Anyone waiting for cellular network newcomer 2degrees to add on-account services to the prepaid plans it launched at the start of August shouldn't hold their breath.
2degrees boss Eric Hertz said last week it would be 12 to 18 months before contracts would be offered.
"We'll do it when we have a good product," says Hertz, one that will compete with Vodafone and Telecom on more than just price. More detail would be giving the game away, he says.
"It's a highly competitive business and these guys are doing all they can to lock people into contracts. My advice to business groups is, why would you sign a contract now when there's a new entrant in the market? Do you expect prices to go up or down in the next 12 months?"
There's every reason to think they'll go in the same direction as prepaid prices, which the Commerce Commission reported last month had dropped below the OECD average for the first time, thanks to 2degrees.
Hertz is happy to take the credit. And deservedly so, says Ernie Newman, head of the Telecommunications Users Association.
"We've always maintained that you need three market participants to produce really effective price competition and I think the evidence is there that it has taken 2degrees' explosion on to the market to bring everyone's prices down."
After about 100 days in business, Newman struggles to fault 2degrees' performance.
"My impression is it's well and truly on target. I haven't seen too much in the way of official figures but the scuttlebutt around the market is that it's making a real impact." He guesses the company is taking slightly more customers from Vodafone than from Telecom.
Hertz isn't about to say how many subscribers 2degrees has but claims the number is "well above" 100,000. Even if, as he says, new customers are coming along at a faster than expected rate, they're a tiny fraction of the company's two rivals.
At the end of June Vodafone had about 2.5 million mobile subscribers and Telecom roughly 2.2 million, a market penetration rate of 109 per cent. That means an awful lot of us cart two phones around, which Hertz blames on the exorbitant cost of communicating between networks.
It's a cost determined by mobile termination rates - the amount the network operators agree to pay each other for calls and texts between networks.
For Vodafone and Telecom, with a roughly equal amount of money moving in each direction, keeping the cost high is to their advantage since it acts as a drag on their new competitor's cashflow.
Since April the voice call termination rate has been 15c a minute. The Commerce Commission has indicated it thinks it should be less than half the present rate, falling to about 4c by 2015. 2degrees wants it set lower, at cost, which it says is negligible.
Seeking agreement has so far involved dozens of documents going back and forth between the commission and the three mobile network operators, numerous other parties; and a conference.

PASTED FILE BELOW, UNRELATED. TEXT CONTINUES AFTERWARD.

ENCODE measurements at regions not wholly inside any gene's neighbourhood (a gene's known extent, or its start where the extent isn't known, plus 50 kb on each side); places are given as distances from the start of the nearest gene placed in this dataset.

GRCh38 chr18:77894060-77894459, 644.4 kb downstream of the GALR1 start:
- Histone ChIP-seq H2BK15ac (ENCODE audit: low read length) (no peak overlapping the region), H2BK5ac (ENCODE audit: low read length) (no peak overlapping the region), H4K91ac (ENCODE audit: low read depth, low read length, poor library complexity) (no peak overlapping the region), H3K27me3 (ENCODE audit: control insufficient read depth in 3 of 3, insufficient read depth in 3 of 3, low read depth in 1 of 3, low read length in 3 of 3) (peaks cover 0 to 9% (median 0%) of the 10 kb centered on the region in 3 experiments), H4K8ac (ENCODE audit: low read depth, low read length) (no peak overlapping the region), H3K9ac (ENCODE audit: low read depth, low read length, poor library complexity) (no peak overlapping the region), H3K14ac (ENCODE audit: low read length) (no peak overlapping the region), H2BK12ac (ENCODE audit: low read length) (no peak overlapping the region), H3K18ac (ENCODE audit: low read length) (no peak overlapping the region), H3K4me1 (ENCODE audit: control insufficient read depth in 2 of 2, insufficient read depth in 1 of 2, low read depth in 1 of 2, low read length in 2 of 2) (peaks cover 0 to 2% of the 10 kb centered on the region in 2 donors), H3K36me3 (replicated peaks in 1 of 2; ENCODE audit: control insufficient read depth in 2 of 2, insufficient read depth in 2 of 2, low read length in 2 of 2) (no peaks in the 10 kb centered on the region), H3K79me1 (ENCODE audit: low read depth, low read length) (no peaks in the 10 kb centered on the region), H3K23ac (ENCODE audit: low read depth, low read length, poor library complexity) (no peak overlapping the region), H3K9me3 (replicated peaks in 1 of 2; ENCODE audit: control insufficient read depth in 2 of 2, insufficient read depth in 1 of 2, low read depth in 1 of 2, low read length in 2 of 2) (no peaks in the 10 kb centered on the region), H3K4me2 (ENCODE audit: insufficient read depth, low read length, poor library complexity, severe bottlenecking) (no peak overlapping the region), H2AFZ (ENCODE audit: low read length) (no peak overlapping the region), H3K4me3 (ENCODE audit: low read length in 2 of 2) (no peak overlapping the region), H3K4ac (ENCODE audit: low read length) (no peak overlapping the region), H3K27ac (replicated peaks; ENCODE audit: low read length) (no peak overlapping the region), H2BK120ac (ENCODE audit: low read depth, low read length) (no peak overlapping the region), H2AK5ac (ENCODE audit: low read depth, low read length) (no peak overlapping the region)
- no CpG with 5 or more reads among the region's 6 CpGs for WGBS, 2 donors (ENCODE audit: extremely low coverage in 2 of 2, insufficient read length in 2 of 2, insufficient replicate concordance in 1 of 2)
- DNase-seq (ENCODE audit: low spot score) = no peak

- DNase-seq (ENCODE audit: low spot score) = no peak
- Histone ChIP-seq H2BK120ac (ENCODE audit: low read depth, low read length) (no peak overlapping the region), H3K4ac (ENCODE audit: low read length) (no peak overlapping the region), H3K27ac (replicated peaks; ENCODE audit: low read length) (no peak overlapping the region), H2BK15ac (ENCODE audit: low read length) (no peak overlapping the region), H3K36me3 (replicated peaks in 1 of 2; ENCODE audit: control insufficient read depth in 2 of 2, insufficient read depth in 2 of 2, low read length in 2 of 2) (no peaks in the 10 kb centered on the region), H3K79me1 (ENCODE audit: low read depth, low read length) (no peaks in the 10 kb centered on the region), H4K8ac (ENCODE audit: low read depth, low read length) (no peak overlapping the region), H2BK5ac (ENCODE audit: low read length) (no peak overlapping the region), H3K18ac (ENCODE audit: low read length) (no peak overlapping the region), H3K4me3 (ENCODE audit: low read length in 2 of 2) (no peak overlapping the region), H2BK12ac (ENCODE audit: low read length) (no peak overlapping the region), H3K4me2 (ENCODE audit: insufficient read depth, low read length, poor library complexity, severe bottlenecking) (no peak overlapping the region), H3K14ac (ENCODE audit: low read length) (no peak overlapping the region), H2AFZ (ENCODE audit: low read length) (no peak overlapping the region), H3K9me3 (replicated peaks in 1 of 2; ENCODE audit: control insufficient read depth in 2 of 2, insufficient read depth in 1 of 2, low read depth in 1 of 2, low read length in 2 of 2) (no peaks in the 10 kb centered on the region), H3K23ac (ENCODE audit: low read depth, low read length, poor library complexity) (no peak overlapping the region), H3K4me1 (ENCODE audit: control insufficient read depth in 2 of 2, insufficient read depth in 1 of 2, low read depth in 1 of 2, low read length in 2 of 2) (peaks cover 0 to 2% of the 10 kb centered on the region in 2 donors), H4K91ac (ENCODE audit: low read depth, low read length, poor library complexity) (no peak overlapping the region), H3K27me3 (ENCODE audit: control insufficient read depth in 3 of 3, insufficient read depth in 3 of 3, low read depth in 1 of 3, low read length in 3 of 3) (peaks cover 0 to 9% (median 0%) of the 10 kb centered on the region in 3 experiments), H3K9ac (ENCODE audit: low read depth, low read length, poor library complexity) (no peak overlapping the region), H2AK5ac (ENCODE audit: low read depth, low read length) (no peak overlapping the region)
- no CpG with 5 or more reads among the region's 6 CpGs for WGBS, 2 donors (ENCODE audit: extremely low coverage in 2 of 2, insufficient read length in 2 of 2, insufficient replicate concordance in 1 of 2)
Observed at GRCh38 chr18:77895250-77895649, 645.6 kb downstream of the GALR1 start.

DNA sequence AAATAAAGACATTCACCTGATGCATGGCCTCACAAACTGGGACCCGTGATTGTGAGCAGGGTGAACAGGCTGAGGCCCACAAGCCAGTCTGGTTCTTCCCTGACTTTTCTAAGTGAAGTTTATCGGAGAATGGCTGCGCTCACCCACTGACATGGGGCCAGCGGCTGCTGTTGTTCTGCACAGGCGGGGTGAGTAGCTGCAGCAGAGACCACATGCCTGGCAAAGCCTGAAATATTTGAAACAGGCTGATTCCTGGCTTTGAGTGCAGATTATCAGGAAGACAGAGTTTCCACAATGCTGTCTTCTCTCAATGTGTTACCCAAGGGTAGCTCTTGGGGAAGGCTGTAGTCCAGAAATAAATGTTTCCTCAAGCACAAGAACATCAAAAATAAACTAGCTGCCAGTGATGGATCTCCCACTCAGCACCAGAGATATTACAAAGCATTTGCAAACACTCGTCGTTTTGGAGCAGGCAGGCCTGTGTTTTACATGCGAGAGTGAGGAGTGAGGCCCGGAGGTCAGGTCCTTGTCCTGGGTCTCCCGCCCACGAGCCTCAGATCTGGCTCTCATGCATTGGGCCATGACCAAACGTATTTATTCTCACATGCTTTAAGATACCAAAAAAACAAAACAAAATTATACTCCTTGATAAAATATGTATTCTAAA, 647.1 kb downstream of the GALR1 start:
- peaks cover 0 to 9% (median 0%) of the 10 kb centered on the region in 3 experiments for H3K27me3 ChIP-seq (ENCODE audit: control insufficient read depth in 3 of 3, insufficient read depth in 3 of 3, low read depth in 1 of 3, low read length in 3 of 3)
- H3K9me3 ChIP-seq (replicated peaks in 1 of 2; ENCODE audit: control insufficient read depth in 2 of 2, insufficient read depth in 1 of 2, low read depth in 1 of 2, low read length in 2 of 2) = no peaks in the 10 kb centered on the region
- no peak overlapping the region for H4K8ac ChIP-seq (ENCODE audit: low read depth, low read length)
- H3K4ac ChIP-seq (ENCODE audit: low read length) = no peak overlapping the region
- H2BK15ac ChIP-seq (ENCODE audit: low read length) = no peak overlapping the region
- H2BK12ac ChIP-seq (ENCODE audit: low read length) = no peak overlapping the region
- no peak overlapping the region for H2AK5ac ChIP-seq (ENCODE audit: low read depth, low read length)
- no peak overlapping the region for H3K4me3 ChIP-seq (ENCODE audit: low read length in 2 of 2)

The tone of the correspondence is polite but Hertz, while not criticising the process, wishes the commission would lay down the law. "I think the only way we're going to get to a reasonable price is regulation," he says, adding that if the rate was substantially dropped, everyone would make more calls and all the networks would benefit.
So would subscribers, although Vodafone tries to say otherwise.
The outcome is going to be critical to 2degrees, says Newman. "I know this is utterly pivotal to its business model. It must be hurting every day that this goes on. But we're quietly confident that it is going to come out favourably."
The verdict shouldn't be far off. A commission spokesperson says the latest submissions from each of the network operators are being gone through before a recommendation is made to Communications and Information Technology Minister Steven Joyce this month.
Hertz is remarkably relaxed about the way the market is operating.
"I think the Government and the regulator are trying to enable more competition. They see what the benefit of additional competition is. It's late relative to other OECD countries but it's not too late and they're doing the right thing."
As to when 2degrees will be profitable, he's not making any predictions. However, by 2011, he expects it to be cashflow-positive, an important milestone since it will provide funds to reinvest in the business. "We want to be a significant player in this country and there's no reason why we can't be the No 1 or 2 wireless player over the next 10 years."
Cheaper by Degrees
Before August: Cheapest NZ prepaid plan cost over 50 per cent more than OECD average
August: Cheapest NZ prepaid plan (2degrees) was about 20-30 per cent cheaper than OECD average, depending on usage.
Source: Commerce Commissionwaiting game
Anthony Doesburg is an Auckland technology journalist